WASHINGTON – Republican and Democratic senators have agreed to pump billions of dollars in federal funding into building electric car charging stations and other infrastructure for low-emission vehicles.
Under an appropriations bill released by the Senate Environment and Public Works Committee Monday, the Transportation Department would distribute $3.5 billion over the next five years for projects that reduce carbon emissions from transportation.
It would also hand out $1 billion in grants for infrastructure supporting vehicles powered by electricity, hydrogen or natural gas along designated sections of highway.
“This bipartisan legislation includes the first-ever climate title in a highway bill and would invest $10 billion in policies and innovative projects aimed at reducing emissions and enhancing resilience,” Sen. Tom Carper, D-Del., said in a statement.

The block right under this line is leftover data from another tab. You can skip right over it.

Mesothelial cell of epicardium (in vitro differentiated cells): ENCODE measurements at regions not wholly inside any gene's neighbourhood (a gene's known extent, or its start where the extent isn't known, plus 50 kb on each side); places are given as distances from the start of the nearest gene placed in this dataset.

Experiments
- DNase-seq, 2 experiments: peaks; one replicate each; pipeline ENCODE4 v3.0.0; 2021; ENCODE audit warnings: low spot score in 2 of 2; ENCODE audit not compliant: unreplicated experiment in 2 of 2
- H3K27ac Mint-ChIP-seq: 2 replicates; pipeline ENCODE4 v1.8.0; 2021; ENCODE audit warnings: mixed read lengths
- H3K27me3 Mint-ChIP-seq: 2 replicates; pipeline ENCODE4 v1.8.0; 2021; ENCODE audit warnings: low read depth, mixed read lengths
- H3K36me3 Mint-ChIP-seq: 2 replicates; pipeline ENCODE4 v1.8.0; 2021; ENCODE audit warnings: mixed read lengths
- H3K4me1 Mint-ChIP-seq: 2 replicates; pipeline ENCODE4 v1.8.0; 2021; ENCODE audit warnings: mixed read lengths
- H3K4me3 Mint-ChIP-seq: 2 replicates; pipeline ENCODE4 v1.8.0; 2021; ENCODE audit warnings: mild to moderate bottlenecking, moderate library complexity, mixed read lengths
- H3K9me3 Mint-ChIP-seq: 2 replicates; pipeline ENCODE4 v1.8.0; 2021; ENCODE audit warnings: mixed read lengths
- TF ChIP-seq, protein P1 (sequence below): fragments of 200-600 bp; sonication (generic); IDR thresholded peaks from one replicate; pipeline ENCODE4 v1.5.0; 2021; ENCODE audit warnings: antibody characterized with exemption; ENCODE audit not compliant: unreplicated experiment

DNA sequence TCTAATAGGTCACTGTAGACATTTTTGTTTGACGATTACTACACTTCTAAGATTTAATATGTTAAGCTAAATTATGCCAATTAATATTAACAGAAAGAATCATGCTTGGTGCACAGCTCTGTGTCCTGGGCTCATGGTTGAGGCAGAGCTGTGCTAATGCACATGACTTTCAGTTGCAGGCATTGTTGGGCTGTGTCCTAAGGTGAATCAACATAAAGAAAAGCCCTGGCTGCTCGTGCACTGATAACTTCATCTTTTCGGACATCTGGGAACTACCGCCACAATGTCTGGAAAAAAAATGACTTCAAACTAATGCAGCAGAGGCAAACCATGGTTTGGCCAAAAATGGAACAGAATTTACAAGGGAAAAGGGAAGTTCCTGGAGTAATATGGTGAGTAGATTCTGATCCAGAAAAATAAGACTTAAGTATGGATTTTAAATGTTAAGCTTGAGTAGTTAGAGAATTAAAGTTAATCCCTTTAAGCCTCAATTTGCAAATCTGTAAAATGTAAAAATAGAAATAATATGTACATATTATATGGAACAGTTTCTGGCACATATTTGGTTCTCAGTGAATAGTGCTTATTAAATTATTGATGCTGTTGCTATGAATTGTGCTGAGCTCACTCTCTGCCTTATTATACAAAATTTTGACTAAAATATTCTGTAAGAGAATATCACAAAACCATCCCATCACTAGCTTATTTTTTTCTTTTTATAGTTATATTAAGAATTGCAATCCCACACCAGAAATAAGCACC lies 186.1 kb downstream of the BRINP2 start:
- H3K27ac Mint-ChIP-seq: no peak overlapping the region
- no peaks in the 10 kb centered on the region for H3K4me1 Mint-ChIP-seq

The bill also calls for $4.9 billion in funding to protect roads and highways from natural disasters including hurricanes and wildfires, which scientists believe could increase in quantity as the planet warms.
The climate change-related funding was a relatively small part of a $287 billion transportation bill, the majority of which will go to repairing the nation’s aged highways and bridges over the next five years. The committee said it was the largest highway funding bill in history.
“By modernizing our roads and bridges, we can make the roads safer for every family driving on them,” Sen. Tom Barrasso, R-Wyo., said in a statement. “The bill cuts Washington red tape, so road construction can get done faster, better, cheaper, and smarter.”
Republicans and Democrats have been at odds over electric vehicles, which represent a threat to gasoline and diesel demand in the decades ahead as drivers make the switch. Barrasso introduced legislation in October to end tax credits for electric vehicles, saying the program “largely benefits the wealthiest Americans.”
This article was published on chron.com